Equality of fulfillment isn’t the only definition of “equality”, but we will find (as we examine this subject over a series of articles) that of all the common definitions, none are possible, even in theory.

20 Comments

  1. Not only impossible, but also a complete straw man.

    As a sometimes-extremely-leftist person, I do not see the goal of politics to build a society were “equality” is a goal. I do see extreme inequality as a symptom of something rotten in economics – a derivation that few right wingers admit , but that’s completely different.

    No, for me, a good politic goal for the 21st century is to abolish famine in the world. Now this is very specific and too little “abstract” for the post in question, but I think that we should pose these issues concretely, so that we know what we are talking about. I don’t mind living in a society where rich people exist and buy islands, etc. But I do mind living in a diminishing world where returns for the middle and poor classes are lessening and lessening, where the corporate world has abolished pretty much any employee’s weapon of fighting back, where the new generations have to work pretty hard just to survive under precarious wages and conditions, and of course, where there is just so much famine and poverty around the world.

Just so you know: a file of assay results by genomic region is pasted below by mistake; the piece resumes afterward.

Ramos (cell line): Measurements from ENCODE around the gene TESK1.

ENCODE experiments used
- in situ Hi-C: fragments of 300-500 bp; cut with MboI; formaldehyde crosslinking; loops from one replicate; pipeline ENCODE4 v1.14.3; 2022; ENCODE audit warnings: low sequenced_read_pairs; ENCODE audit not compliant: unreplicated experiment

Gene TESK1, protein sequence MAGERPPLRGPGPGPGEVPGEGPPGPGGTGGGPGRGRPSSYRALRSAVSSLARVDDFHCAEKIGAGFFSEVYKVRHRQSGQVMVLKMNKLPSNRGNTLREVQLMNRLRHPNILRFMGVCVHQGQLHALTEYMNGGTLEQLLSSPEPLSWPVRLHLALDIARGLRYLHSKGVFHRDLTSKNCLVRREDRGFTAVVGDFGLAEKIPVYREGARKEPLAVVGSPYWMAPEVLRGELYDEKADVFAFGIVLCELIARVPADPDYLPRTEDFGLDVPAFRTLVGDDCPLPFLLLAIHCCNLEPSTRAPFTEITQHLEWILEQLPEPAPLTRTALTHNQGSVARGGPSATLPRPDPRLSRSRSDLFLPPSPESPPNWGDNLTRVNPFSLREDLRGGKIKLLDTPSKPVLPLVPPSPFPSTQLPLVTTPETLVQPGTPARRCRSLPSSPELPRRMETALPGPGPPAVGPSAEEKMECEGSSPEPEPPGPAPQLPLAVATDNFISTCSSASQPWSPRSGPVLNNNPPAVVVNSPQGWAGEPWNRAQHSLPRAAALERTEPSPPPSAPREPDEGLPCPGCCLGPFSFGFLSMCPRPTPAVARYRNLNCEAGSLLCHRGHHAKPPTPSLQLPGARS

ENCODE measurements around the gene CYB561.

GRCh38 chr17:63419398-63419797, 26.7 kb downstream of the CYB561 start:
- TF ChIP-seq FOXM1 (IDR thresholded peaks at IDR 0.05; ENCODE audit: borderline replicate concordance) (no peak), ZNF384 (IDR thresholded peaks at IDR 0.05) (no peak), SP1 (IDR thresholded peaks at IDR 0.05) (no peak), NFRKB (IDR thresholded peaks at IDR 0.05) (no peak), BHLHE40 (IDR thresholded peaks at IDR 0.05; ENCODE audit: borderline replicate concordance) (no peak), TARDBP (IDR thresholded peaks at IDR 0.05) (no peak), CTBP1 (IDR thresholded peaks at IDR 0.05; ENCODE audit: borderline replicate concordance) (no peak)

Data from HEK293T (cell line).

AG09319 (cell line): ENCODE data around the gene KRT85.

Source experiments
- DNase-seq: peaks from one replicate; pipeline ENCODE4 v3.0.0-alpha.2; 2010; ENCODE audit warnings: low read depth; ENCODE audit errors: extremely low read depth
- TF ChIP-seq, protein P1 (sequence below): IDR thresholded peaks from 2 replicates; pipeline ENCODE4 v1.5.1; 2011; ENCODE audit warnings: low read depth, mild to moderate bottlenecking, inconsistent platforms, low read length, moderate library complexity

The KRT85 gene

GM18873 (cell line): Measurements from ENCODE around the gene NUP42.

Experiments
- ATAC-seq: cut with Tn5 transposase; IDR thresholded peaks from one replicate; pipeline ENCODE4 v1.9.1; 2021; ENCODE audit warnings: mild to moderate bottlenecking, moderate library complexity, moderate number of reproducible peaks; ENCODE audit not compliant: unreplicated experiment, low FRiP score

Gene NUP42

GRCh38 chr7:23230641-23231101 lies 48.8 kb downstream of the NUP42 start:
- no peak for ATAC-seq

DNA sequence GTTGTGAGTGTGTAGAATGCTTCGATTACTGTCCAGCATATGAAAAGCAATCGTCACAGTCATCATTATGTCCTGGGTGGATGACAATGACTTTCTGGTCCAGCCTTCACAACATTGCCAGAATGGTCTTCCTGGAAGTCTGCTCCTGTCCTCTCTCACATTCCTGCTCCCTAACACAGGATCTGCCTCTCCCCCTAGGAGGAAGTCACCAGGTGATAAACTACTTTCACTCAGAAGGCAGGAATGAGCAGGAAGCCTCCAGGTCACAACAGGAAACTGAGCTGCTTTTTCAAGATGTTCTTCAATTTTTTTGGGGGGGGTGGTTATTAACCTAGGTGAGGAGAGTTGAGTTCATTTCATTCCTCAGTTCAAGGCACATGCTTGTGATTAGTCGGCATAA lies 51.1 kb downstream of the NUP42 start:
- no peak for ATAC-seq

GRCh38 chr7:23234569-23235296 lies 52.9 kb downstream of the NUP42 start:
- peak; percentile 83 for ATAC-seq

These are real problems, and to state that to solve them is “impossible” is completely ridiculous. Fortunately, you haven’t done so, and I do hope that you didn’t imply it, not even subliminally…

  2. “…none [of the definitions] are possible..”

    . Hmmm. Looking forward to reading more. Have always enjoyed some of Eric Hoffer’s intuitive thinking, ie.

    “We can be absolutely certain only about things we do not understand”.

    , which I interpret as tending to confirm your premise.

  3. There is, of course, a variant of the prior two reasons why equality is impossible based on uniqueness or shortage of supply: my preference is to be unequal to you. Normally this means “better than” but I suppose in some circles of misery, “worse than” may be preferred. My guess is that Arrow’s theorem also excludes the possiblilty of equality if one of the preferences is not to be dictated to by any other.